Photographs of interplanetary vehicles are primarily a source of scientific information. At the same time, they are also an important part of the popularization of science. Fortunately, this usually does not require much effort: because of its unusual nature, extraterrestrial landscapes can attract attention without any additional advertising. It should also be remembered that cameras from interplanetary stations can be shot in wave bands that are inaccessible to the human eye.
The combination of all these factors can transform cosmic photography into a real work of art, reminiscent of the canvases of avant-garde artists. As an example, the following pictures taken by the MRO can be cited. They are depicted dunes covering the bottom of one of the small nameless craters to the north of the crater of Antoniadi. The combination of landscapes carved out by the Martian wind and dark lines (perhaps, these are traces left by dust tornadoes) literally fascinates the eye.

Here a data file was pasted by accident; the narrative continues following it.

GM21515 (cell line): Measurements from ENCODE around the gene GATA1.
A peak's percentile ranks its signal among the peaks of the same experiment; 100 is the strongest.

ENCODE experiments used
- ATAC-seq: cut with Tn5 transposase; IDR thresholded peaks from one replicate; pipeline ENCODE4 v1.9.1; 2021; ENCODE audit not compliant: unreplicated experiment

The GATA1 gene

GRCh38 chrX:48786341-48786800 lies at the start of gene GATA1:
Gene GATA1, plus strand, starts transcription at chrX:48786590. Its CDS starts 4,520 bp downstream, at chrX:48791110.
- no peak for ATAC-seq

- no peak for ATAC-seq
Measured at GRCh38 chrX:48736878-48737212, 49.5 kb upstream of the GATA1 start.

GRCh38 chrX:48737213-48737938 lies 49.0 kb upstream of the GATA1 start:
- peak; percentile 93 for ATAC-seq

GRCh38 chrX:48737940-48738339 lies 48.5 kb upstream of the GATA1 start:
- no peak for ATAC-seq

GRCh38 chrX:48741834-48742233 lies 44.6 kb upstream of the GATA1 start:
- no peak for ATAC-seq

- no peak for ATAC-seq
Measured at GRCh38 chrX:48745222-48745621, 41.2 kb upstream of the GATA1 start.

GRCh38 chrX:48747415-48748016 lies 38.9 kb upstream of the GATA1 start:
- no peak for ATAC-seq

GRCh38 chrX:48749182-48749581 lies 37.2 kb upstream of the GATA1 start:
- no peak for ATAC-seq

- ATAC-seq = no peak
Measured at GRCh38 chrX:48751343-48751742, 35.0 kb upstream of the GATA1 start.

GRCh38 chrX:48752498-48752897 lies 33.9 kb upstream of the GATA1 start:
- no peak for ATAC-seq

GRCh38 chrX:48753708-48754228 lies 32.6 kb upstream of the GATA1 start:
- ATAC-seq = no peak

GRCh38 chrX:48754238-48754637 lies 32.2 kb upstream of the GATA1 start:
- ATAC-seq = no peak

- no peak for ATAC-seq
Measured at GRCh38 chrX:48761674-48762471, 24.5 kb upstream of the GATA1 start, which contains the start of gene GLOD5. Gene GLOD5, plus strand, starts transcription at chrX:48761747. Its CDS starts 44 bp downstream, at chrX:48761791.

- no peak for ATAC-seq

All the pictures were taken by the HiRISE camera. It shoots in three color ranges: with wavelengths from 400 to 600 nm (blue-green), from 550 to 850 nm (red) and from 800 to 1000 nm (near infrared, which is invisible to the human eye). When composing color images of the blue-green part of the wave range, the blue color of the pixels is assigned, the red color is green and the infrared red.